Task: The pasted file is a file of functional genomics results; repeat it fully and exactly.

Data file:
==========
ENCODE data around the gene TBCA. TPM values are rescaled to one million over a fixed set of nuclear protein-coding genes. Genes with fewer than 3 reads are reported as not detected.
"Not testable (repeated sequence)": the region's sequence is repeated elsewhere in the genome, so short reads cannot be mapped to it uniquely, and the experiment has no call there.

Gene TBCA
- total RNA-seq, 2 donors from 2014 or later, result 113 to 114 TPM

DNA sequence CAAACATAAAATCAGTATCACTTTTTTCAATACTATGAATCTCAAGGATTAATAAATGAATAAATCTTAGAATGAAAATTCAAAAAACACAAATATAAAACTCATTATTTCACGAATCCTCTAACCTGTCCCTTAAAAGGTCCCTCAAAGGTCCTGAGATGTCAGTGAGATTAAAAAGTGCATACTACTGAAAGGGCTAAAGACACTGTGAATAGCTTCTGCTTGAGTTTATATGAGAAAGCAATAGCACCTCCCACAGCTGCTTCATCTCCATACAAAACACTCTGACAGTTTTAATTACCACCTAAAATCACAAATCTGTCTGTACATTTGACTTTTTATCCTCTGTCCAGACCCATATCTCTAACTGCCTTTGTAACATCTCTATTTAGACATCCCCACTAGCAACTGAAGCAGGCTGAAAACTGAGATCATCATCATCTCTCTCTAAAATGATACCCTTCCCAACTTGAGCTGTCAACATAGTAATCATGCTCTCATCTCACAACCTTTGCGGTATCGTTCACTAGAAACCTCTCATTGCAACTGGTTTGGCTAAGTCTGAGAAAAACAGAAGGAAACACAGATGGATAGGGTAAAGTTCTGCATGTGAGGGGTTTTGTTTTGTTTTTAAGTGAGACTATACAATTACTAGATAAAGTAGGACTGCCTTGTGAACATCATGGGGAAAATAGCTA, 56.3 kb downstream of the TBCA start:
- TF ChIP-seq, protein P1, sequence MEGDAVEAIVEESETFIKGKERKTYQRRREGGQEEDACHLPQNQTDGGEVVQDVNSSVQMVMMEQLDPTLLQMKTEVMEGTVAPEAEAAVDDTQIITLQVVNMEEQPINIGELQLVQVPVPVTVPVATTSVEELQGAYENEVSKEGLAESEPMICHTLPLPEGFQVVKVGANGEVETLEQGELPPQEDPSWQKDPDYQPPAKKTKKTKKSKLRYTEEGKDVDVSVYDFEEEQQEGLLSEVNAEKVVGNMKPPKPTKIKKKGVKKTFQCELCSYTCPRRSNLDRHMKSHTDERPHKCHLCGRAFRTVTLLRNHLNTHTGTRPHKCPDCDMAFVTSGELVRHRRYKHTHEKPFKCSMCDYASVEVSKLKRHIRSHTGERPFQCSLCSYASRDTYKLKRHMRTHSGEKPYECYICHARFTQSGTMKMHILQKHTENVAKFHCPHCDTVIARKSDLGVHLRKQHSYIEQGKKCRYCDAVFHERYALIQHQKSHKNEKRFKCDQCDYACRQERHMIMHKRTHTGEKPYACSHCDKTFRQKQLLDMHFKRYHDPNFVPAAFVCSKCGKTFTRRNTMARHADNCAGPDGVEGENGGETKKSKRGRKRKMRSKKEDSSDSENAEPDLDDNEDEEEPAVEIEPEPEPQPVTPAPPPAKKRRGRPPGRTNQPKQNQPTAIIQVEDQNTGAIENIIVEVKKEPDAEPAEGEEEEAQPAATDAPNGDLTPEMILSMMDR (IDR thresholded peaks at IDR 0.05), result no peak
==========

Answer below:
ENCODE data around the gene TBCA. TPM values are rescaled to one million over a fixed set of nuclear protein-coding genes. Genes with fewer than 3 reads are reported as not detected.
"Not testable (repeated sequence)": the region's sequence is repeated elsewhere in the genome, so short reads cannot be mapped to it uniquely, and the experiment has no call there.

Gene TBCA
- total RNA-seq, 2 donors from 2014 or later, result 113 to 114 TPM

DNA sequence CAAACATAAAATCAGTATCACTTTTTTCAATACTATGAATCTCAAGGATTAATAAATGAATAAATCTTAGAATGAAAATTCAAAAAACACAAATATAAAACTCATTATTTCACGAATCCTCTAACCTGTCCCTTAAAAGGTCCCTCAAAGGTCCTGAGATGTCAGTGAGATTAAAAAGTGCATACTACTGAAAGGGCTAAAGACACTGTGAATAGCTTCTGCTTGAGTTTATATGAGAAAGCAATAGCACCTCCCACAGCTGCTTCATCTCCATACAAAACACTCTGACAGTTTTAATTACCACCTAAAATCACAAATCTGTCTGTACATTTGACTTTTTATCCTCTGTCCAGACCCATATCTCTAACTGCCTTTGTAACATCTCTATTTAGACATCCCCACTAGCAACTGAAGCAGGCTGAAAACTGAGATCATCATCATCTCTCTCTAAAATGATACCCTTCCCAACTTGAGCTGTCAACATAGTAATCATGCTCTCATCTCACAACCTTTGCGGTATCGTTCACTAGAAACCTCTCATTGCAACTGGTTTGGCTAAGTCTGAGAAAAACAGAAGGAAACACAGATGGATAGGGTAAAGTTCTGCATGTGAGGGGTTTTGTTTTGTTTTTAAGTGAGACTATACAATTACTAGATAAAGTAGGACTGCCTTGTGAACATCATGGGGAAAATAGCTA, 56.3 kb downstream of the TBCA start:
- TF ChIP-seq, protein P1, sequence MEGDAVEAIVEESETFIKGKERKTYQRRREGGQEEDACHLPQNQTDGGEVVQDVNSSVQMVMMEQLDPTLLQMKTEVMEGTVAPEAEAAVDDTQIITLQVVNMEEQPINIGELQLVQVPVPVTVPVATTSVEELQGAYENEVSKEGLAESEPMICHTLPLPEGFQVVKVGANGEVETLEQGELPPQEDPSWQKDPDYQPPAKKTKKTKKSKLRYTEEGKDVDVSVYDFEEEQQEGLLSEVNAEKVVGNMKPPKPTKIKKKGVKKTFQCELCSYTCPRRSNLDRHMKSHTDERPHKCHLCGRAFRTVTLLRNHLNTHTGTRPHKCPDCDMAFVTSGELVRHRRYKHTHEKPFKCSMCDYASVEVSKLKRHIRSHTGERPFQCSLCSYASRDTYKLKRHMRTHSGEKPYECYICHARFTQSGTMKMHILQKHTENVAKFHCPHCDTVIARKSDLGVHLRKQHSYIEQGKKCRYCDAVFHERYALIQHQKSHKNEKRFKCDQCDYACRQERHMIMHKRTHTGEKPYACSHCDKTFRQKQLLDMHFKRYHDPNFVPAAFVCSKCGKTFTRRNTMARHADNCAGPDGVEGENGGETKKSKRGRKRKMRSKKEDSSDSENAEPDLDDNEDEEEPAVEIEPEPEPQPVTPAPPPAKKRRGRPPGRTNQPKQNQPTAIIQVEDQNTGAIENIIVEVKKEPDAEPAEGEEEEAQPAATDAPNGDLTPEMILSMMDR (IDR thresholded peaks at IDR 0.05), result no peak